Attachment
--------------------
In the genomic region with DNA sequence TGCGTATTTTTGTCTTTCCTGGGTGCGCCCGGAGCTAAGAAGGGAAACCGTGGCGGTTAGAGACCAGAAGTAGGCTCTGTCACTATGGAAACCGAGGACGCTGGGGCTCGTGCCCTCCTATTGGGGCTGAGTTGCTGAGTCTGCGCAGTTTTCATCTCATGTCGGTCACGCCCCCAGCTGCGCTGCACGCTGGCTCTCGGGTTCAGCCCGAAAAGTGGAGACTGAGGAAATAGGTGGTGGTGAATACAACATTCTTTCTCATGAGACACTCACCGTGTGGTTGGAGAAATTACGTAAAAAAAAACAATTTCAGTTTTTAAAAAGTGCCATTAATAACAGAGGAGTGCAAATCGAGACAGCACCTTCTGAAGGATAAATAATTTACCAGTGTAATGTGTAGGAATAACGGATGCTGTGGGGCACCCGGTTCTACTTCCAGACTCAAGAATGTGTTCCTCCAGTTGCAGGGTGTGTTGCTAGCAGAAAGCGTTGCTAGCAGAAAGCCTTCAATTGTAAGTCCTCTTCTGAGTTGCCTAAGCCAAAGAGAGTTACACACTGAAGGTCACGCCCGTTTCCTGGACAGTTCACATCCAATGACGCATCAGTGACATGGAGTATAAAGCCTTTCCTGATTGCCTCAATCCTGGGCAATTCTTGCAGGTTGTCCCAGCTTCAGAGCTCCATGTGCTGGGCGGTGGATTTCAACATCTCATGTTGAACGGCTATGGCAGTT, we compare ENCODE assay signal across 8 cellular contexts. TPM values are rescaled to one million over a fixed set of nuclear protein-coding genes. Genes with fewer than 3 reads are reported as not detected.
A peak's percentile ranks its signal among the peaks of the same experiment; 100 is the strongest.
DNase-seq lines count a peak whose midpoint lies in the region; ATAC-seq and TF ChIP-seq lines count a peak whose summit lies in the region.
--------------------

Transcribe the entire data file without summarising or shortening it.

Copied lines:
In the genomic region with DNA sequence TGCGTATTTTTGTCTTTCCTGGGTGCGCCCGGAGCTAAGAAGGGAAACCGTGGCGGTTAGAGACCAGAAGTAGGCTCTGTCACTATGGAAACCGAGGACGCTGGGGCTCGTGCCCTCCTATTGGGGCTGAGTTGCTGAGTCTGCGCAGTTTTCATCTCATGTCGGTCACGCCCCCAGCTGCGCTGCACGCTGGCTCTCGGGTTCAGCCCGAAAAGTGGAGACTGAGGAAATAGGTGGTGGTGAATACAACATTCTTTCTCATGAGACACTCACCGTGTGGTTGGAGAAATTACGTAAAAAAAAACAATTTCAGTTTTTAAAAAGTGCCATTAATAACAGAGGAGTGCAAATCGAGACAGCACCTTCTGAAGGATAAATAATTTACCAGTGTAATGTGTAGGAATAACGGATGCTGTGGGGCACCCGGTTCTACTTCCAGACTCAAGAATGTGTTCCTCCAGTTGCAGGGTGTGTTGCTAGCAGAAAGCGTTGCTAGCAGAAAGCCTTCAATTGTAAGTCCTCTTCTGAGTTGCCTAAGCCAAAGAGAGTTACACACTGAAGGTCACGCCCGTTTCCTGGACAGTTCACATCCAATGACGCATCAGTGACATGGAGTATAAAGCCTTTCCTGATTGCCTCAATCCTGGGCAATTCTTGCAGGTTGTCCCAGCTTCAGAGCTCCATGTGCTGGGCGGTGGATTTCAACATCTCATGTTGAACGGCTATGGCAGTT, we compare ENCODE assay signal across 8 cellular contexts. TPM values are rescaled to one million over a fixed set of nuclear protein-coding genes. Genes with fewer than 3 reads are reported as not detected.
A peak's percentile ranks its signal among the peaks of the same experiment; 100 is the strongest.
DNase-seq lines count a peak whose midpoint lies in the region; ATAC-seq and TF ChIP-seq lines count a peak whose summit lies in the region.